Luoyang

11/30

First city of the travel trip:

Today we arrived in Luoyang, Henan after an overnight train trip from Beijing. The train ride went just fine other than our train had a tendency to stop and start suddenly making sleeping quite an interesting experience. Before I go on about my day, let me first give you a little background about Luoyang. The city was named after the river that it borders, the Luo River. It was the capital city of China for 13 dynasties and is still considered the birthplace of history and culture for China. Many emperors resided here as the mountain that sits next to the town looks like it has a dragon sitting upon the ridge. As emperors believed that they were decedents of dragons, they figured that the safest place for them to live was next to a dragon. Apparently, if you fly over the city of Luoyang, it will look like the head of a dragon. Although the capital of China has since moved to Beijing, Luoyang still remains a city of great significance and it is said that if you want to truly understand Chinese history, you have to take a trip to Luoyang.

After arriving at our hotel and having a quick breakfast, we headed off to see the White Horse Temple. This was the first Buddhist temple ever built in China. According to many historians, this temple is the birthplace of Buddhism in China. It was a relatively small temple compared to the places we have been before and thus, we did not spend a lot of time there. We were; however, encouraged to light incense.  I felt slightly nervous considering I had no clue what I was supposed to do; I did not want to anger Buddha. One other interesting note about the temple was the contrast between modern China and ancient China. Inside the gate was peaceful. It was quiet. It felt like I had stepped into another world.  Yet, right outside of the gate there was a buzzing market place.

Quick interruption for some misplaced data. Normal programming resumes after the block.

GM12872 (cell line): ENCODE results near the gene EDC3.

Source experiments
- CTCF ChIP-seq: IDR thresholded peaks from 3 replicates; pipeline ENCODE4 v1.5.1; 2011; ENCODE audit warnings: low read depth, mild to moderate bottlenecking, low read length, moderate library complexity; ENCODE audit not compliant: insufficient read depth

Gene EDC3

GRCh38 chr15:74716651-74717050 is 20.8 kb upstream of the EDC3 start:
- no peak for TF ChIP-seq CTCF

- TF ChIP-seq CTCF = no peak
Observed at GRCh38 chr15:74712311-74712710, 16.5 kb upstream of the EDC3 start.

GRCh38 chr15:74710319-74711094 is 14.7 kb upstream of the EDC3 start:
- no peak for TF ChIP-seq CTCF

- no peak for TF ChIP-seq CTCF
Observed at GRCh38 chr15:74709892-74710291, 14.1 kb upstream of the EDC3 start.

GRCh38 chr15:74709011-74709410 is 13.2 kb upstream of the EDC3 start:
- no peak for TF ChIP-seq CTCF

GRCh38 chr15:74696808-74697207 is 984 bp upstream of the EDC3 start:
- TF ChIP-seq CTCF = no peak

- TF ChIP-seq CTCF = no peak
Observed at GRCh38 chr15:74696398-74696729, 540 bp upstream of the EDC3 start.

Leaving the White Horse Temple, we made our way to the Shaolin temple. This is the very temple where the Shaolin monks come from. It is considered the birthplace of martial arts in China. We got to watch a martial art show which was amazing. There were kids who looked no older than seven who were performing the most amazing acts. Not only did they show us martial arts moves, they did ‘tricks’ for lack of a better word to show off their skills. One man broke a medal bar with his head, one man threw a dart through a piece of glass (without breaking it) and popped a balloon on the other side and finally, another man climbed upon a structure that looked as if it had a spear in the center, balanced himself upon the spear and spun. It was incredible. The entire show was incredible. These men come to the temple at a young age and train for years. We got the opportunity to watch them practice and it was amazing to hear how much work these kids put into their martial arts training.

The next day we moved on to the Longmen Grottoes. Although I do not know the significance of this place, the sheer size of this home of worship is amazing. The Grottoes is a large cliff face in which many caves have been carved out. Within each cave there are representations of Buddha. There are many different sized caves and many different sized and shaped Buddhas. It is estimated that there are over 110,000 Buddhas carved into this wall and over 2000 caves. The absolute awe that I felt when I arrived  cannot not be put into words. I would highly recommend popping on the internet and looking at some pictures for yourself. Although it will not be as awe-inspiring as it was in real life, perhaps you can get a sense of the wonderment I felt when I got to see this amazing place.

Next stop, Xi’an. Happy December everyone!

Until next time,

Ashley

 

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